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Time Management

on Fri, 11/04/2016 - 23:24
Blog Topic: 

Time Management

“You have the same number of hours in a day as Beyoncé

Are you late for assignments, generally stressing or missing activities and around the campus?

Does it sometimes feel like there's not enough hours in the day? Well, everyone has the same 24 hours in a day but how come some people make more progress in a day than you can in a week? It all comes down to time management, the art of organising and planning how to divide your time between specific activities.

University isn’t just about getting good grades in your exams, it’s also about skill development. During your time in university, you will develop many (new) skills, one of which could be time management. Essential in the workplace.

Here are some tips you can practice to become a master of this fine art. It may seem senseless to spend precious time working on time management but trust me, the benefits are enormous, including eliminating all those aforementioned problems.


  • Set goals & make plans: Examples could be aiming to do well in your exams, then planning to study for a time everyday, or trying to make a college team and planning to practice for a few hours each week. Get a wall planner and mark out the dates that you have deadlines, but don't fall behind in your studies because you say yes to everyone who asks you to hang out.
  • Prioritise: This is NOT putting certain items ahead of others on a to-do list. Prioritisation should always begin with avoiding/eliminating the tasks which you should not be performing. An example is not putting "go to every society meeting" in your task list. Being busy isn't the same as being effective.
  • Get to know your timetable: It is imperative that you know your timetable, and know it well.  We need to be able to manage our workload and know what is expected of us and when.  In order for this to be achieved we have to be able to manage our time so we can have both work and play. Now this make take a little bit of trial and error but once you have a schedule in place that accommodates for everything lectures, studying, societies, clubs and socialising you will have cracked the code and will be on the road to success.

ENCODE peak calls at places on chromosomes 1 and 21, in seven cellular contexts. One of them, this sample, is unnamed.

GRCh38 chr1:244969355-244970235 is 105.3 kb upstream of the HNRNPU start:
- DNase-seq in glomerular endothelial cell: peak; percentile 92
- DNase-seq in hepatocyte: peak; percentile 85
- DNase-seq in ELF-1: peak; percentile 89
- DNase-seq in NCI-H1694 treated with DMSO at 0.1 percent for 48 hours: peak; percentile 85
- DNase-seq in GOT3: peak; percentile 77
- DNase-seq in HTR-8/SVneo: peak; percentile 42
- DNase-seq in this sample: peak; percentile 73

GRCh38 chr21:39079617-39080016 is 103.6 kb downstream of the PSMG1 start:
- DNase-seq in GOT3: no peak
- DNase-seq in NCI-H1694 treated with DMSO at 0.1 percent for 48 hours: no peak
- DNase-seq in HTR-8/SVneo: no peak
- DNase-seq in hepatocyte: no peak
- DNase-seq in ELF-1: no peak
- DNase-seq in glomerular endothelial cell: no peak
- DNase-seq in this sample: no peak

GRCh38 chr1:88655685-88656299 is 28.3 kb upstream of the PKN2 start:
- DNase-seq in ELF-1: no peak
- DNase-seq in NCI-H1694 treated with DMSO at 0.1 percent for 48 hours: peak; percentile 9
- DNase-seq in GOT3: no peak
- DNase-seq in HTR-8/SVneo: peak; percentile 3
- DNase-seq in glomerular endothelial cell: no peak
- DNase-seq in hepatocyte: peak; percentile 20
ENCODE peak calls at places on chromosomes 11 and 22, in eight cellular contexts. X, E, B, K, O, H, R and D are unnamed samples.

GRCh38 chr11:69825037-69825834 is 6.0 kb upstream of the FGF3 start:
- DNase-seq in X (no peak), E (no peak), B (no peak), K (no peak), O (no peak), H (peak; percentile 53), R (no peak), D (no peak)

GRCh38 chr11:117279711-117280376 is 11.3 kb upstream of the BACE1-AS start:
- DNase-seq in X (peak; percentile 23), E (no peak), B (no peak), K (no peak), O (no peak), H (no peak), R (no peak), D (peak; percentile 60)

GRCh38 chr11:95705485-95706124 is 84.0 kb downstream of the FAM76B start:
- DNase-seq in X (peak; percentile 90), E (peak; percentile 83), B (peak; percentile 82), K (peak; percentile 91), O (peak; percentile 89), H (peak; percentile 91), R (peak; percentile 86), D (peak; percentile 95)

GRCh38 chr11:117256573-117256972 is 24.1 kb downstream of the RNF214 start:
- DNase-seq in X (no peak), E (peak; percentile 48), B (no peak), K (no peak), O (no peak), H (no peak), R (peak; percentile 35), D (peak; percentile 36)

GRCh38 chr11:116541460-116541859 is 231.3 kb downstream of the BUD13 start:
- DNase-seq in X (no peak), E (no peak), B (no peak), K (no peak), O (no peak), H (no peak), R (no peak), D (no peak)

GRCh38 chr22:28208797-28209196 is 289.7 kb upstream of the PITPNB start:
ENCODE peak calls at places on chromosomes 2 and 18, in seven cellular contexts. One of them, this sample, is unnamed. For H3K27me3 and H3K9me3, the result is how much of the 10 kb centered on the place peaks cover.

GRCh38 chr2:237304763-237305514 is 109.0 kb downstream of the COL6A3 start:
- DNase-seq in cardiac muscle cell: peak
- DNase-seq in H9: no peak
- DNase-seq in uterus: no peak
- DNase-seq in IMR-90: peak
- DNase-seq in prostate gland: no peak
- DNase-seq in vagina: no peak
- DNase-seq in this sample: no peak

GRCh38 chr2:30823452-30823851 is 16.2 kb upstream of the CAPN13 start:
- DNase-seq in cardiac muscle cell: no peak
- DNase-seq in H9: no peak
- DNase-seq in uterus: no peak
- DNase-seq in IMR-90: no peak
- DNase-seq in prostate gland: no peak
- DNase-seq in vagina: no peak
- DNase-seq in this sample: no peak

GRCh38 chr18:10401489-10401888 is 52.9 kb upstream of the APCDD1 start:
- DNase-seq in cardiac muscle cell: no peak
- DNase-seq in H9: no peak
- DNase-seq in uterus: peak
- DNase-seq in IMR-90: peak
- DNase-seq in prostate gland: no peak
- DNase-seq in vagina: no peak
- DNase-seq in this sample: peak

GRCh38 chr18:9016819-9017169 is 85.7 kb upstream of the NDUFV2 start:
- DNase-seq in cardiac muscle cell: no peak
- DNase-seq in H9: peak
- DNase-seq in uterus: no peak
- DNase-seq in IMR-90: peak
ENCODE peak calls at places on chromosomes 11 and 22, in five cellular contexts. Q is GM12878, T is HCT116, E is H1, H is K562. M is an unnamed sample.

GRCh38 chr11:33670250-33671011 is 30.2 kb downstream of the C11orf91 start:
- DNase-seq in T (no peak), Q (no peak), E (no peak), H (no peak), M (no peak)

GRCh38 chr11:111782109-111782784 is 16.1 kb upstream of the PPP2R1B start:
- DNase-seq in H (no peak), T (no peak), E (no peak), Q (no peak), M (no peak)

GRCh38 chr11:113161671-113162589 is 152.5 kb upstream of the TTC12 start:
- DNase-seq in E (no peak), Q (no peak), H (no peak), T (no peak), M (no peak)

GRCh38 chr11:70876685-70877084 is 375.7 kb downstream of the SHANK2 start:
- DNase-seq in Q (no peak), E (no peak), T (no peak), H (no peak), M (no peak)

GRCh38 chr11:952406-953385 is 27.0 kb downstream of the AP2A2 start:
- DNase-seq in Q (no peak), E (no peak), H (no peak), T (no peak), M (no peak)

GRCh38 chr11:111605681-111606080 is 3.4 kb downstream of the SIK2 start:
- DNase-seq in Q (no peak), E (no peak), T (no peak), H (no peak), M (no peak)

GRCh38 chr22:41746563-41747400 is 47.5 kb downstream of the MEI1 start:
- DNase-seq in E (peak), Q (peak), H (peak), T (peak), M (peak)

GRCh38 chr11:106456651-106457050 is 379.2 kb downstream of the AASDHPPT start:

• Become one with your time: The environment in which you spend the majority of your time in will make a huge difference in how you manage your time. Everyone has the same amount of time. How you spend it is unique. It is up to you to tailor that 24 hours in the day, 60 minutes in an hour, and 60 seconds in a minute to what you want or need to do. Do not try and adapt yourself to someone else’s work schedule, this will not work. Find your own strengths and weaknesses then adapt to them. It is the best way to manage you time.
  • Patience and forgiveness: Not everyone is going to get it right immediately. You can't be too hard on yourself. There are times when you won't be able, emotionally and physically to keep to your plans. BUT, don't give up on them! You have to forgive yourself and keep trying. Don't worry! Eventually, you'll get it.
  • Sticky notes – WOW: Sticky notes are God’s gift to students. At the end of each day, try making a list of each lecture covered so that you know what you have done. Keep track of assignments you need to do in order of when they are due. Then, when you sit down to study you know exactly what needs to be done and you won’t lose track. Taking five minutes every day right now could save you five hours later on.
  • Do what works best for you: The most important thing to remember is to always follow a plan that works for you. Some people are, by nature, more alert early in the morning, but crash once six o’clock comes around. If this sounds like you, make the most of those foggy mornings and try going to the library or the gym before lectures start. For others, that can be easier said than done. All of those one hour breaks between lectures add up, so instead of going for your third cup of coffee simply to kill time, head into the library or the gym for the hour. It may not seem like a lot, but you’ll be grateful of the time you put in once exams come around.

It’s easy to get overwhelmed in college if you don’t keep on top of your work. Do little bits and pieces every day and not leave things until last minute. When faced with essays and projects I found it easier to task myself every day with bite-size chunks of work that would only take about half an hour to do, like researching one day, writing an introduction the next, writing up a spreadsheet the day after that. In this way I found that I had far less work and got less stressed coming closer to the deadline as I had already had so much done. Breaking up work like this helped me overcome a lot of procrastinating and helped me to avoid becoming overwhelmed when three or four assignments are due in the same week (it does happen!)

So take your time, make it your own and do your best. That is all you can do.